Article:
Social and Health Impact of Flying Hymenoptera Stings: Experience in a Region of Central Hill Country of Sri Lanka
Keywords:Big bee, Hornet, Hymenoptera, Sri Lanka, Stings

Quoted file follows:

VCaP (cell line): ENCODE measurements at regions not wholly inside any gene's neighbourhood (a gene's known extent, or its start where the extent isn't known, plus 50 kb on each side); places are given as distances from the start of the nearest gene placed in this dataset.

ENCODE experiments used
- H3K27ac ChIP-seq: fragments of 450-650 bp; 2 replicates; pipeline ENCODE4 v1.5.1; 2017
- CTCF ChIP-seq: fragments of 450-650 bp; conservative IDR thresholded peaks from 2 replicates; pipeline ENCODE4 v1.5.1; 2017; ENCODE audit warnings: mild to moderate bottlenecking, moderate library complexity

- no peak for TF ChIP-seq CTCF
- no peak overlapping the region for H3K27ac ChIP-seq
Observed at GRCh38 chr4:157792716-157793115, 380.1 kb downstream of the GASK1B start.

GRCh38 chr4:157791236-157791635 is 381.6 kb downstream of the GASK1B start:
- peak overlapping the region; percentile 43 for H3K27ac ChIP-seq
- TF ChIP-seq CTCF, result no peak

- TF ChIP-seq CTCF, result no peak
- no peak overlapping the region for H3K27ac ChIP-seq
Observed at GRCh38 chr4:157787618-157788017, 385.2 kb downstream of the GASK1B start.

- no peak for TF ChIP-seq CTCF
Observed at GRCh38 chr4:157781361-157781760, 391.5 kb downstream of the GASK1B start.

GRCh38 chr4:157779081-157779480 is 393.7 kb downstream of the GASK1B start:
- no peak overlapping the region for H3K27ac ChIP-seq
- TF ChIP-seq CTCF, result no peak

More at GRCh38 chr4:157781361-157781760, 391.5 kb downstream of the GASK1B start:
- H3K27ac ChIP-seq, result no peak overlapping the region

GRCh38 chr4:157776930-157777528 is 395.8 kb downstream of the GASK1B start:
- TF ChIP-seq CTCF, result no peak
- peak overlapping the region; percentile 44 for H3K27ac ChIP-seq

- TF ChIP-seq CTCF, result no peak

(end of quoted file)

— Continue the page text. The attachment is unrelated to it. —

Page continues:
Objectives: Stinging by Asian giant honey bee and hornets is a common environmental hazard leading to many hospital admissions in Sri Lanka. This study aims to study the social and health impact of flying hymenoptera stings in a region of the central hill country of Sri Lanka. Methodology: The study was carried out at the two base Hospitals in Teldeniya and Rikillagaskada, Sri Lanka. All the patients presented to these hospitals following a wasp or big bee singing, during the period of 2011–2010 were included in the study. Results: There was a total of 80 patients in this study cohort, with 54 (32%) of them being victims of Horne stings and the rest being big bee stings (n = 26, 68%). The mean age of the total group was 45 years (SD = 16). Stings occurrence between 9.00 am and 3.00 pm was more frequent. The majority of the big bee stings (n = 26, 48%) had occurred while working in tea estates, whereas the hornet attacks were frequent around the dwellings (n = 12, 46%), head and neck (n = 72, 90%), upper limbs (n = 48, 60%), chest (n = 28, 35%), and back of the chest (n = 24, 30%) were the commonly involved body regions. Conclusions: Hymenoptera stings have a significant social and health impact in a region of the central hill country of Sri Lanka. Although pain and swelling were the most common adverse effect, life-threatening anaphylaxis was not reported in this study group. Even though electrocardiogram changes were more common among big bee groups, none of them were fatal.
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